The sections producing the test patches 43 and 44 can be placed on the printing plate such that, after a sheet 41 has been completely printed, the associated test patches of all printing inks are printed one over the other. Alternatively, however, the test patches of the individual printing inks can also be so arranged that, after printing, they lie one beside the other and therefore each printing ink is associated with a separate test patch. The densitometer 45 is best connected by a flexible cable 49 to an automatic electronic processing circuit 50 or the like.
Alternatively, a single sheet taken from the machine can be scanned manually and by means of a densitometer automatically carried across the sheet. The same or a similar procedure can be used in the case of a roller offset printing press.
The densitometer 45 measures the optical density D, i.e., the decadal logarithm of the reciprocal of the reflection, which is the quotient of the reflected light flux and the incident light flux. If the optical density is measured on a test patch 43, the screen density DR is obtained, while the density measured on a solid surface 44 is referred to as the solid tone density DV. On the basis of DR and DV it is possible in a known manner (Murray-Davies, Julye-Nielson) to compute the so-called optically active surface coverage of the screen dots, which is slightly greater than the so-called mechanical surface coverage which is obtained by studying the screen dots with a microscope or the like. For the purposes of the invention, however, it is important that the screen density, just like the optically active or mechanical surface coverage, is ultimately only a magnitude which enables information to be obtained on the size of the screen dots or on their variation with respect to the reference system. In the following description and in the claims, therefore, these terms are generally covered by the term "dot gain" .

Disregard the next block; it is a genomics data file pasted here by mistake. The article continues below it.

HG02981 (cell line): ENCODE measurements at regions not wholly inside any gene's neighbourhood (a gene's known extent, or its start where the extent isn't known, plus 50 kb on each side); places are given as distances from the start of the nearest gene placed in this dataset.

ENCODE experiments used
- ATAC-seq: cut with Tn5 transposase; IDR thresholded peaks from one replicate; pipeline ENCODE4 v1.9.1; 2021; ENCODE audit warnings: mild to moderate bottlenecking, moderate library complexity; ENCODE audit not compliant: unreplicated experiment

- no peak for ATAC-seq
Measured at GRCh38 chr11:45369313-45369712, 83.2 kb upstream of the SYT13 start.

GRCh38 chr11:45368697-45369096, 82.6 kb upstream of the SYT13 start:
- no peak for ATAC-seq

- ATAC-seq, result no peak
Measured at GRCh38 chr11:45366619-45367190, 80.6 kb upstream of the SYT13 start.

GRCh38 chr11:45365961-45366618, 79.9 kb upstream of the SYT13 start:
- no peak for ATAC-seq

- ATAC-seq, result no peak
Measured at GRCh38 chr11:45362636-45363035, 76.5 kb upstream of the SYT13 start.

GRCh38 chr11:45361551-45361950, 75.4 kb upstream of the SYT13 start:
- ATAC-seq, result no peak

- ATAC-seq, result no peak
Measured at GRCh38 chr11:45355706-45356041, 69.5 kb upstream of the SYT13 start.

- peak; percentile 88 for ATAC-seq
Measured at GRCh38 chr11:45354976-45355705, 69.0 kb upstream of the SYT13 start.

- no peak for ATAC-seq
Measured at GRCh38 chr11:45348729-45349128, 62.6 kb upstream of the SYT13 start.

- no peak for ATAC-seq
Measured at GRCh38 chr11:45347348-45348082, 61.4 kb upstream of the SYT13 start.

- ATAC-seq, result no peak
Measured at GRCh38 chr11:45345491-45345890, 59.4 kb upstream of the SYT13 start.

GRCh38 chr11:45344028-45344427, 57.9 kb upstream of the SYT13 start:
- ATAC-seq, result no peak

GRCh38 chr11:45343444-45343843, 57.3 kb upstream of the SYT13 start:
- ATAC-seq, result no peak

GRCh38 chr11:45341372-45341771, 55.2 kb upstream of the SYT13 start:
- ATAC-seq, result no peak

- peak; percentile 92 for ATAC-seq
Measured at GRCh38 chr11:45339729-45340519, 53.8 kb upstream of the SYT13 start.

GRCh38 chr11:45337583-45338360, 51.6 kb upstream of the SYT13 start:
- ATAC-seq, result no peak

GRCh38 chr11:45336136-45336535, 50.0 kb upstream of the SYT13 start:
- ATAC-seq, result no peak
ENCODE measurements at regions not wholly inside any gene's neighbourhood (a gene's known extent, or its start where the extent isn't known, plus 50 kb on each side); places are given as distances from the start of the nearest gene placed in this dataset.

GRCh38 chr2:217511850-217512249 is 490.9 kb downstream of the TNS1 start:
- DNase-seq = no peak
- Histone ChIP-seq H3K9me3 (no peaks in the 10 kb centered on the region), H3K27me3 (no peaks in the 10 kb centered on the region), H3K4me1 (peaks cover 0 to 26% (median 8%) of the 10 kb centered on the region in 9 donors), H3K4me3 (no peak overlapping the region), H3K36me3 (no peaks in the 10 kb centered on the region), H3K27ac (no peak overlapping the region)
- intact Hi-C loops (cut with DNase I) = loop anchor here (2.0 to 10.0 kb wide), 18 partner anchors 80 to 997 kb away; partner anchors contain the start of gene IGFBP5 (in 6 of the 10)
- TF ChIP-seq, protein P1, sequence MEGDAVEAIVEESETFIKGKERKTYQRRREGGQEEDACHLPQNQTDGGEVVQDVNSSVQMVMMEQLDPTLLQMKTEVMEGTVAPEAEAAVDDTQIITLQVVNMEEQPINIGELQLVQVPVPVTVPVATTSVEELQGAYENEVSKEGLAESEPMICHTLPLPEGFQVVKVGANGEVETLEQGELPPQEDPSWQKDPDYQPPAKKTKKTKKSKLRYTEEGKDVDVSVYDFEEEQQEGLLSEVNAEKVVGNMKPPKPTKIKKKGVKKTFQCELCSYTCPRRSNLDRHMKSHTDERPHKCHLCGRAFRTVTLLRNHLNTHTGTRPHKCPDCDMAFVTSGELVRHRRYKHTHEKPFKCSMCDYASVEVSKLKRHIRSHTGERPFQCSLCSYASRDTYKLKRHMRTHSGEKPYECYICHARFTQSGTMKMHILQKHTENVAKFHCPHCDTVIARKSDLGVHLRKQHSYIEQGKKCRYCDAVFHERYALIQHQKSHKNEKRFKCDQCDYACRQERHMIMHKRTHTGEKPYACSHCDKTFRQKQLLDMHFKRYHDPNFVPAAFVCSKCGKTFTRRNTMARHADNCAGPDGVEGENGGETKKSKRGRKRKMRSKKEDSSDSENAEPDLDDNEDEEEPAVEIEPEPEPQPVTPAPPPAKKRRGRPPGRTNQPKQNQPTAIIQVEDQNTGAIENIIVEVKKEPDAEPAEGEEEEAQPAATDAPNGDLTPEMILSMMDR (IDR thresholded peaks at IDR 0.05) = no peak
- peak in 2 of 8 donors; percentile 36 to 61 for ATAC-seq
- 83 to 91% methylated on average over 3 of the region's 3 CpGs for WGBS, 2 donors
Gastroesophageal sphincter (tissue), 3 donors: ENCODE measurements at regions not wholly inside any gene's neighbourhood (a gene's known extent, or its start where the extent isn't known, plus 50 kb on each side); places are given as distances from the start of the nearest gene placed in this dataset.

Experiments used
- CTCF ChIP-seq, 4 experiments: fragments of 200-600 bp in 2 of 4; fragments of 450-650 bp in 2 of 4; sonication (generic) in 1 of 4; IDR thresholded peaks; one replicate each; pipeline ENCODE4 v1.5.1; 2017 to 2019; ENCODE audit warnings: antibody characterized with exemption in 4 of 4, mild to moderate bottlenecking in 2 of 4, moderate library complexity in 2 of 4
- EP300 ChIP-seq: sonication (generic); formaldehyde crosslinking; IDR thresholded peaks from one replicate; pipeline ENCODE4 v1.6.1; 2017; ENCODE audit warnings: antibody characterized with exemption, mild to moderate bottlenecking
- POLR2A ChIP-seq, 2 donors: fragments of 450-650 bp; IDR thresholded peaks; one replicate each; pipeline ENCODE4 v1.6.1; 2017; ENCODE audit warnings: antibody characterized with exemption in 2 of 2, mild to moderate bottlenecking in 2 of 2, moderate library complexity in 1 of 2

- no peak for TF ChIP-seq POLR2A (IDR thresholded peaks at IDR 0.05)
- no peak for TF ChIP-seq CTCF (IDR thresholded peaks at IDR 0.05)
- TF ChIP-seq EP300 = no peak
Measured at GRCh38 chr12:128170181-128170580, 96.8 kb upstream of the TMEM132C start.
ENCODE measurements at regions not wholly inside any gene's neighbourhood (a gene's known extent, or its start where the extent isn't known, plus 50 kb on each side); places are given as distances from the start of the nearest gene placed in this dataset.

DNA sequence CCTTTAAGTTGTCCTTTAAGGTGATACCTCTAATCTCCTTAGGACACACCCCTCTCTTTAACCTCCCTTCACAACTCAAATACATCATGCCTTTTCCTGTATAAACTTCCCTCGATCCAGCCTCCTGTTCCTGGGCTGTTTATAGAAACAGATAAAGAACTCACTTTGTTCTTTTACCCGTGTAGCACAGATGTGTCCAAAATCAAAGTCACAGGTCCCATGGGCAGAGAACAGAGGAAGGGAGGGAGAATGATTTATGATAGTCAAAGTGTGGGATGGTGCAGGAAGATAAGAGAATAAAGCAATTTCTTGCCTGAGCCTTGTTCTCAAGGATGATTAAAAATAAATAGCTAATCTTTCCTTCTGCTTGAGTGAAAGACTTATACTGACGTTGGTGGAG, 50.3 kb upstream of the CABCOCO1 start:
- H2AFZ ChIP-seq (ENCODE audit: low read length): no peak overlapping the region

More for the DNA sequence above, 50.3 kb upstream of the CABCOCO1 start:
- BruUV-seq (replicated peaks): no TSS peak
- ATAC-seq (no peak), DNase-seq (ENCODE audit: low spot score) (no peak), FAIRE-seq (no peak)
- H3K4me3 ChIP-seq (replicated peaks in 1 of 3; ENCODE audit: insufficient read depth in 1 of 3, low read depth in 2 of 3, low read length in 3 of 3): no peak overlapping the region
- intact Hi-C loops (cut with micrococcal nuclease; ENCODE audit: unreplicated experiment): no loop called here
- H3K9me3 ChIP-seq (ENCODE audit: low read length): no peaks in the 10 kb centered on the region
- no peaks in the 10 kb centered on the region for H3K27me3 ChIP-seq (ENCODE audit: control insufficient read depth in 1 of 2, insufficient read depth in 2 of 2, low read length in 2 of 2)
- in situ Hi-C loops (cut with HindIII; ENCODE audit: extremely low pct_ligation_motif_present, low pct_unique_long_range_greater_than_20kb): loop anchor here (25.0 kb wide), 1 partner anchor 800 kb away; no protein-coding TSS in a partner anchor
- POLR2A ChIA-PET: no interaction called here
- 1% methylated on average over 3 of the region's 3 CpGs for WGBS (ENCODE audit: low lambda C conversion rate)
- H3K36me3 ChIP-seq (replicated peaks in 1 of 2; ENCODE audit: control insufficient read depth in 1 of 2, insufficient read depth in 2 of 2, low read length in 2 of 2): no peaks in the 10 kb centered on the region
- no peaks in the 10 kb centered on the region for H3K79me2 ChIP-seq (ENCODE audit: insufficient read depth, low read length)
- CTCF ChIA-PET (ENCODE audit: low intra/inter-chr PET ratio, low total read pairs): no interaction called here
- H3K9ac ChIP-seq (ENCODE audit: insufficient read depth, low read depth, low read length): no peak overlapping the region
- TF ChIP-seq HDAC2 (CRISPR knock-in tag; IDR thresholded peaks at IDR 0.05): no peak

In the following description, furthermore, the solid color density DV is given in decimal numbers which usually lie between 1.0 and 1.5, while the dot gain is defined not by the screen density DR but by the percentage values computed therefrom, with respect to the 50% screen grade in the screen film. A variation, therefore, of 15% means that the screen dots of the 50% grade have become greater by 15% in comparison to the screen film, and now correspond to a screen grade of 65%.
In FIG. 1, a control system 51 is connected with the printing press and is connected to the color density measuring apparatus consisting of densitometer 45 (e.g., Macbeth PXD-981) and processing circuit 50, by means of which the printed sheets are scanned and the data obtained are fed to the control system 51. This system contains, in a known manner, computer and control units which are connected to the adjusters 37 and permit them to be regulated. The control system 51 is moreover connected to a number of peripherals, e.g., to a work station 53 having keyboards 52, a date storage means 54 in the form of a magnetic tape or diskette drive or the like, a printing unit 55, and a monitor 56, e.g. in the form of a video display.